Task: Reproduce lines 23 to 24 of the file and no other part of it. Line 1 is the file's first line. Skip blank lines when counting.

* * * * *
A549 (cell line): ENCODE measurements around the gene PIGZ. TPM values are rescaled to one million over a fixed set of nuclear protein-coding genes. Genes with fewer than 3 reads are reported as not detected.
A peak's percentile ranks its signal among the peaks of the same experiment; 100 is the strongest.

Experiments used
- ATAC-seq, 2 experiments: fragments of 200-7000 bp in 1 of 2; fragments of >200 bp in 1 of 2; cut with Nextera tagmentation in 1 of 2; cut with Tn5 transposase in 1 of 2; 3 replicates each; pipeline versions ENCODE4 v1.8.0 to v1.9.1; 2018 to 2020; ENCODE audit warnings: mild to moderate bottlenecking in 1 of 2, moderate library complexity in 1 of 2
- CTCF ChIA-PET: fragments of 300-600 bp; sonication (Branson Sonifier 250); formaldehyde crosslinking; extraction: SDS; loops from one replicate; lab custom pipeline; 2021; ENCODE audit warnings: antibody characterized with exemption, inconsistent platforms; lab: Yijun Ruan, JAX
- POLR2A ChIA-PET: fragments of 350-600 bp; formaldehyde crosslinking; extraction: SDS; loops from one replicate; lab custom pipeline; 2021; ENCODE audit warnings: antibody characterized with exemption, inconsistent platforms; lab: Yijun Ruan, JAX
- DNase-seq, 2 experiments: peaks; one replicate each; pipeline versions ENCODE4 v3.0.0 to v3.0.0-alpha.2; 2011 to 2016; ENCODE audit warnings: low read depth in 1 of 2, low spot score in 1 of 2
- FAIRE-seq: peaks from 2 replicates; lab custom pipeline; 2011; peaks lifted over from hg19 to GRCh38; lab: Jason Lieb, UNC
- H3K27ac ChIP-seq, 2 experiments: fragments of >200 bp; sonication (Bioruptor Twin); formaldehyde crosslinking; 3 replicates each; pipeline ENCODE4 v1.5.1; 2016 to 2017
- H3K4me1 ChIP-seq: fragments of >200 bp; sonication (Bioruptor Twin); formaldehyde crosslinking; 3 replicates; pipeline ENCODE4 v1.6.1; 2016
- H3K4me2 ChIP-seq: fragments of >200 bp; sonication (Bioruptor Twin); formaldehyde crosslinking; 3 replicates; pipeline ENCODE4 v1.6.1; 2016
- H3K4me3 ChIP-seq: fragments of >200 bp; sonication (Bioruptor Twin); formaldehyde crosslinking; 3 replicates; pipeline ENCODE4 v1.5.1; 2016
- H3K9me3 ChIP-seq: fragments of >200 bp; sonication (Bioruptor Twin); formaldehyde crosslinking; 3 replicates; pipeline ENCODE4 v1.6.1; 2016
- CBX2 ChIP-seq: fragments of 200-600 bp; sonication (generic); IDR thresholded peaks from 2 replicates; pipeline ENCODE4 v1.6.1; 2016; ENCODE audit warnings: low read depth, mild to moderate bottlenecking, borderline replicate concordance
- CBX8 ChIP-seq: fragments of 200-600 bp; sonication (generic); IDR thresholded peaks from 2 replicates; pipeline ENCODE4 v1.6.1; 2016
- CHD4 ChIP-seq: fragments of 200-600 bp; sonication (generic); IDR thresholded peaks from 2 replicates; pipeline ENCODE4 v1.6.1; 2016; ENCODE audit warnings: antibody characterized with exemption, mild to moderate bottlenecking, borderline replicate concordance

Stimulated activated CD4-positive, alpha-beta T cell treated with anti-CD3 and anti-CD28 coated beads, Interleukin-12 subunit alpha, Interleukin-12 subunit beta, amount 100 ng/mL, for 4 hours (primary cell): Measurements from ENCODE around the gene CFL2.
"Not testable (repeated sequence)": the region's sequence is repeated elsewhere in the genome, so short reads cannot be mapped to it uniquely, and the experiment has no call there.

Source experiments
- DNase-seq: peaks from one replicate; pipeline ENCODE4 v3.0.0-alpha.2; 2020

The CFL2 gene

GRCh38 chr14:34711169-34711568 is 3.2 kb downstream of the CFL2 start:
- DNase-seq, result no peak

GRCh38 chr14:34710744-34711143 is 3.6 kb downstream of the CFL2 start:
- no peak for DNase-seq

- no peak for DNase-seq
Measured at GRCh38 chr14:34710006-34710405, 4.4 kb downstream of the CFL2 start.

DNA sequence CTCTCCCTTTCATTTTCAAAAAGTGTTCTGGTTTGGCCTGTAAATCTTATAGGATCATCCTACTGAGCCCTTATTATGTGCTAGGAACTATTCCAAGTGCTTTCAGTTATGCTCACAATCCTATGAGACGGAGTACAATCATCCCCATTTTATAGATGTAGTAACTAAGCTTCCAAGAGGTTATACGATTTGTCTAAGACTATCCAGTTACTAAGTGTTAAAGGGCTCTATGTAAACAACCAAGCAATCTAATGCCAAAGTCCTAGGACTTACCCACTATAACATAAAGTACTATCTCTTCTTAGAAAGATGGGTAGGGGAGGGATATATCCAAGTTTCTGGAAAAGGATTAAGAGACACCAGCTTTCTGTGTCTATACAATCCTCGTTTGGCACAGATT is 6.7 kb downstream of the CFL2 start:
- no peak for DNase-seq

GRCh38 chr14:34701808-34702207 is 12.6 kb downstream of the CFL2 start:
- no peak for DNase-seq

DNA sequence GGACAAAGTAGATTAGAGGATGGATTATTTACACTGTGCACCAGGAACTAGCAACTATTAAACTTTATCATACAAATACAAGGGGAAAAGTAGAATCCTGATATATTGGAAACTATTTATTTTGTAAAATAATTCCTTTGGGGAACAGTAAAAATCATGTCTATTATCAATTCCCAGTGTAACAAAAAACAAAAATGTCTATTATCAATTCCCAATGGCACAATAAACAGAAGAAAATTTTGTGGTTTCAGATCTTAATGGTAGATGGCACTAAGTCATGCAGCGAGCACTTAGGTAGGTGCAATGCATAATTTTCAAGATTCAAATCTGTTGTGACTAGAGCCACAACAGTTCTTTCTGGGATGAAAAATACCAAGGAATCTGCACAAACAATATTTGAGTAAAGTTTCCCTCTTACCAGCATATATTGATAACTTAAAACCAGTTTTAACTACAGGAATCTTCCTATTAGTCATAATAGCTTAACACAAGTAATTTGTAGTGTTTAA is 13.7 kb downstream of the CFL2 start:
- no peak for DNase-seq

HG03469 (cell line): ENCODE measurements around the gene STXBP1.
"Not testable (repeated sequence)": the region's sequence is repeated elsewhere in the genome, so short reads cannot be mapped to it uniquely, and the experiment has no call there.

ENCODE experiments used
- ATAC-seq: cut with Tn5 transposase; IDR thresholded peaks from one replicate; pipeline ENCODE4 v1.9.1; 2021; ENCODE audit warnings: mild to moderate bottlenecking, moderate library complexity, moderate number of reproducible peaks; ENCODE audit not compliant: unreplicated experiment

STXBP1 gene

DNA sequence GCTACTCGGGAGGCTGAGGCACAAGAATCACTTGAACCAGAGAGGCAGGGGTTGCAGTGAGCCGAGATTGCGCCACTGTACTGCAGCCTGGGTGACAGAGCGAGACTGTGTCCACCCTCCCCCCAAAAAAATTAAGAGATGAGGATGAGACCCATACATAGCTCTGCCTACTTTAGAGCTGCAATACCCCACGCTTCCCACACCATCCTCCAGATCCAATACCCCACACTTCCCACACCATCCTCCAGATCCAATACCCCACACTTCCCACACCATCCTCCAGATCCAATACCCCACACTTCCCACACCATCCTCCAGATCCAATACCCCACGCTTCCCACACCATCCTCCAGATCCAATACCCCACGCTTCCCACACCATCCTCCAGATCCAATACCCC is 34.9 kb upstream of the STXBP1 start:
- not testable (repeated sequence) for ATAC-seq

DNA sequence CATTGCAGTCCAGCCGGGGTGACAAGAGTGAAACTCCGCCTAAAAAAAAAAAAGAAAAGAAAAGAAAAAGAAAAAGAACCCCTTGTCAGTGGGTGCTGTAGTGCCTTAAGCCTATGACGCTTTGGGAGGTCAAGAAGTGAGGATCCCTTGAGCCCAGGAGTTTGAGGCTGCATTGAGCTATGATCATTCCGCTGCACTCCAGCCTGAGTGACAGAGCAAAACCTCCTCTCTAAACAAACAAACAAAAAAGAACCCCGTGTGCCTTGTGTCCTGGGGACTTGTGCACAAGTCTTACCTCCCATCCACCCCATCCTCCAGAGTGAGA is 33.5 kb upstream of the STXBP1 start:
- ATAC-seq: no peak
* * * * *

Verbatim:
- DNase-seq, result no peak

GRCh38 chr14:34710744-34711143 is 3.6 kb downstream of the CFL2 start: